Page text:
Todd Koffman - Raymond James
Rick, in your prepared comments, you made some remarks regarding the CNS business where you’ve said you thought short-term revenue would actually pick up, although albeit less profitable. Then you said you thought that segment’s revenue longer term would continue to decline. Can you give a little bit more insight into how you see that business evolving over the next six to twelve months? And then just a clarification in the quarter, I think you called out a $900,000 software revenue capture in the quarter. What was that software for?
Okay I’m going to start with your first question, I want to remind everybody on the call, that I’ve said for the whole time I’ve been here that our philosophy is we want to do profitable business and not just do business for the sake of revenue. In the CNS area, obliviously, we have some profitable business and we have some less profitable business. In the areas that are less profitable we do want to exit from overtime, while meeting our contract requirements.
So really what I am saying is there is a transition period as you get out of End-of-Life products that are not profitable, you get rid of their inventories and clear those out, you might see some increase in revenues that is less profitable during that period of time, and we expect we will probably see some of that for the remaining part of this year. That said we then have to replace that revenue overtime, with stuff that is more profitable and some of that we’ve talked about in the last quarter that we’ve been wining new more profitable business with other operators, such as CenturyLink and Frontier and that’s good, so that’s good news.
The other thing we wanted here of course in Home Cloud as an example is to start seeing more software base revenue and that will take time to fully develop and to enter into the market and ramp up to the numbers we’d like to see. And so, I wouldn’t be surprised that there is a period of time when we do see lower revenues but good profit, better profit out of CNS, and that’s all I was saying.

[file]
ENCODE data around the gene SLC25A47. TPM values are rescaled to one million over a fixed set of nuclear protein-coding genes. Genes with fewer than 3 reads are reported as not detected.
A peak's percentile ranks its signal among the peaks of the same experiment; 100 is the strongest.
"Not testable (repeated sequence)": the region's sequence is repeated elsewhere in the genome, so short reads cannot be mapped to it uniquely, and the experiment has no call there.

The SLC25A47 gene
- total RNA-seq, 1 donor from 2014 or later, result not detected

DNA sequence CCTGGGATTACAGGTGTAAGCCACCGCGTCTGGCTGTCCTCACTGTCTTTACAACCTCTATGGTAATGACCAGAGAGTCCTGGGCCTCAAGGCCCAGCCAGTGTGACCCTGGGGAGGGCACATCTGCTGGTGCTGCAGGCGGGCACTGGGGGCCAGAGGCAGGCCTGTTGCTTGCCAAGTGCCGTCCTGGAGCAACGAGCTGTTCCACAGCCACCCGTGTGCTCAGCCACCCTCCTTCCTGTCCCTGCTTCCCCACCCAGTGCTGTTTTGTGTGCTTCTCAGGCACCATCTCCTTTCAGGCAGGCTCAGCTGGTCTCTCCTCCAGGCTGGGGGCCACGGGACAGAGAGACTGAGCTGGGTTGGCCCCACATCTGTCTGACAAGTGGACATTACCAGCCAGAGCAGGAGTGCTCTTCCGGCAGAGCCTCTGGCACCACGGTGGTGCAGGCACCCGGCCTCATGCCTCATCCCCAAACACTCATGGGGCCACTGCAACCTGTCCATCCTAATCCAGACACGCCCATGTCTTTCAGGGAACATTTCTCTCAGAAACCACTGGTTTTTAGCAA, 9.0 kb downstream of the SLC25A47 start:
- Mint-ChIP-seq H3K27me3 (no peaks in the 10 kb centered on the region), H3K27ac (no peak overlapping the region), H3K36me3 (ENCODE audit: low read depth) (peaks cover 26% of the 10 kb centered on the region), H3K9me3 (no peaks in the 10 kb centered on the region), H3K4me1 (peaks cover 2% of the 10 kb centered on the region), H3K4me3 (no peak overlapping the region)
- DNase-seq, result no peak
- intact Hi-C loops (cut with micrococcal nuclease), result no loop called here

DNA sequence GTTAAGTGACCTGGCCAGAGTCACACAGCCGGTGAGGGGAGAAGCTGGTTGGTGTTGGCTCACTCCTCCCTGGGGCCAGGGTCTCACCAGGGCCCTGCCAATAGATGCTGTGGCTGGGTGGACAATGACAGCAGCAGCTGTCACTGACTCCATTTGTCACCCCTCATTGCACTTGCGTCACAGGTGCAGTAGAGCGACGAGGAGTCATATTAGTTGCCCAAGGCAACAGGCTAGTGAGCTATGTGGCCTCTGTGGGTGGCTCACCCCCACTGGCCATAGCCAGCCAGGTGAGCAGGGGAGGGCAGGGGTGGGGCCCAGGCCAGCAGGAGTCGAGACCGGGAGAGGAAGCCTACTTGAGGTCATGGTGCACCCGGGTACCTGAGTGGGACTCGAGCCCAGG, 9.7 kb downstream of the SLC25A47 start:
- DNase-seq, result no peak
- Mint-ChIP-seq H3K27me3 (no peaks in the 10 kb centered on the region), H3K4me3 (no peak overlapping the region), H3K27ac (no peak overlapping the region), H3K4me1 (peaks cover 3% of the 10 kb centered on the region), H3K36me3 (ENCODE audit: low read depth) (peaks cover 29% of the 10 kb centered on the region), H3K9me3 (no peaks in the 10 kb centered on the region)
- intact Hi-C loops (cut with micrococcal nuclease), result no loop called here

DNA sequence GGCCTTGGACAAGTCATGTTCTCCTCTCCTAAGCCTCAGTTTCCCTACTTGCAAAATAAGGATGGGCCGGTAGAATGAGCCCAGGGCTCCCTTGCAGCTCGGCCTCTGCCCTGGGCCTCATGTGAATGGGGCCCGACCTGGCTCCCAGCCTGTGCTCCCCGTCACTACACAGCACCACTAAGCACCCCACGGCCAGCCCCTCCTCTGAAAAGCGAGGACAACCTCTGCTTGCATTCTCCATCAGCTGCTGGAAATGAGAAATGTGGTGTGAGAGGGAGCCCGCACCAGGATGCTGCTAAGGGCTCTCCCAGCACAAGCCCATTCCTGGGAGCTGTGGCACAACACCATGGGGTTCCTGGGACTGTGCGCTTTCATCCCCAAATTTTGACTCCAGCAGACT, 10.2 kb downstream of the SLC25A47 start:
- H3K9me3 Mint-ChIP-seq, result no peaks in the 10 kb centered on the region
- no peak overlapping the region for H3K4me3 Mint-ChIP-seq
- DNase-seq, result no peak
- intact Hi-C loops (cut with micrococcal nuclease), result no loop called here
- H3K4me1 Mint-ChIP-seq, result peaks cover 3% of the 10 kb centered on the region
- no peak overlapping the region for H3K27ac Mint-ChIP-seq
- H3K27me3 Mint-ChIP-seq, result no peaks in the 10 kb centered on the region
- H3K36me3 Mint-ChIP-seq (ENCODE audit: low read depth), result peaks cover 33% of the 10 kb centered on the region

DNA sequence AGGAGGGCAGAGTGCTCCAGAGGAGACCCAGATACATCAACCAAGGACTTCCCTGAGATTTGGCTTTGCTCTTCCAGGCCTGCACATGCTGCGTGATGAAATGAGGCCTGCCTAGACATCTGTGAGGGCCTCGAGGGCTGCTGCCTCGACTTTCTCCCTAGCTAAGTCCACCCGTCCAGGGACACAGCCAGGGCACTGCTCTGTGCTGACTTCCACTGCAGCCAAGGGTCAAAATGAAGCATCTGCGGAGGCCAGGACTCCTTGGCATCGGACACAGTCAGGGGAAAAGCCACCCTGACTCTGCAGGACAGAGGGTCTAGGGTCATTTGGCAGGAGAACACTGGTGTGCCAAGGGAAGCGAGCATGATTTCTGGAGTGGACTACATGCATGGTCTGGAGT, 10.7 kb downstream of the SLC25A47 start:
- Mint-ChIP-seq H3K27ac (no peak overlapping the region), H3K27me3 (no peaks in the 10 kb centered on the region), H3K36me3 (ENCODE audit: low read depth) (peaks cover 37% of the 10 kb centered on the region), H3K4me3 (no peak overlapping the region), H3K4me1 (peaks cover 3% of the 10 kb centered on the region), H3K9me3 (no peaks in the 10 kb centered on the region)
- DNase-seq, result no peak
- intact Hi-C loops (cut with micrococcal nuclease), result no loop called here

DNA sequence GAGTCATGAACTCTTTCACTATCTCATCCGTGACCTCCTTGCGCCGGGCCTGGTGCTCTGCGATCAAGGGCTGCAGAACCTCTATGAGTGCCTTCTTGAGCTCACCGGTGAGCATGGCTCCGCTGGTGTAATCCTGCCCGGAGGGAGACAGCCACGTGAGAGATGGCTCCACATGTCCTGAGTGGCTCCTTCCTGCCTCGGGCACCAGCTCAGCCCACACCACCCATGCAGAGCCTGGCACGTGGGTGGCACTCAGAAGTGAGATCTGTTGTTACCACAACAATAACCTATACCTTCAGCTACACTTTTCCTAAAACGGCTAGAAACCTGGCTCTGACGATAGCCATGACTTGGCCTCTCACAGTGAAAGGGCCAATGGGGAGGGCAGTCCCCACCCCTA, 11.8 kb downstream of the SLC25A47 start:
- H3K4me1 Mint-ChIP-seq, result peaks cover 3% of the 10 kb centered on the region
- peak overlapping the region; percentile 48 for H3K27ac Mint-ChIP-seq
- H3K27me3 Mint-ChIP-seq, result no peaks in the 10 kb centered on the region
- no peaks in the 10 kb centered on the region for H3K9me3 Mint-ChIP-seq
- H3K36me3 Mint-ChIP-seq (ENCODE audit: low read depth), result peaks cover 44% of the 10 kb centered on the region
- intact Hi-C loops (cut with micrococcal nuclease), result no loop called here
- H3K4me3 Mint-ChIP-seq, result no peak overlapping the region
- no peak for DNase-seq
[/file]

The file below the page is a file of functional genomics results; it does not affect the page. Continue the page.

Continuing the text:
In terms of the $900,000 that was mentioned, that’s not associated with Home Cloud. That $900,000 was associated with specific software loads that were requested by some of our newer customers to aid in their transition to these products.
Todd Koffman - Raymond James
As a follow-up with regard to the profitable products versus the unprofitable products in CNS, is it fair to say that its actually in some cases not the products that have profitable versus not profitable, but it’s the customers you’re selling those products to so that you could actually sell the same product to one customer and it’s profitable, like a CenturyLink or Frontier, and a very similar product to another customer is not profitable or that’s not the case at all?
Well, the market’s pretty efficient actually. I think, first of all, the profits do vary by product. We do have some products that are simply low-margin products, so the UltraLine Series3 I have mentioned a number of times is a very low margin product, whereas the gateways are little bit better. All these products, the modems, the gateways and UltraLine Series3 though are commodity products and so there isn’t a radical difference in price from customer to customer, but there is some of that effect of course.
One of the things that Brian mentioned in his remarks is that we’re seeing a nice shift from modems to gateways in the whole industry, and we like that shift to be honest. Those gateway products and higher volumes of gateways are definitely good for us. So, I hope that helps to answer your question, Todd.
The next question is from Brian Horey from Aurelian Management. Please go ahead.
Brian Horey - Aurelian Management
Thanks. Nice quarter. Just a question about the software deal in CNS. I’m assuming that that was extremely high-margin revenue, most of that dropped to the bottom line. Is that a fair assumption?
That’s correct, yes.
Brian Horey - Aurelian Management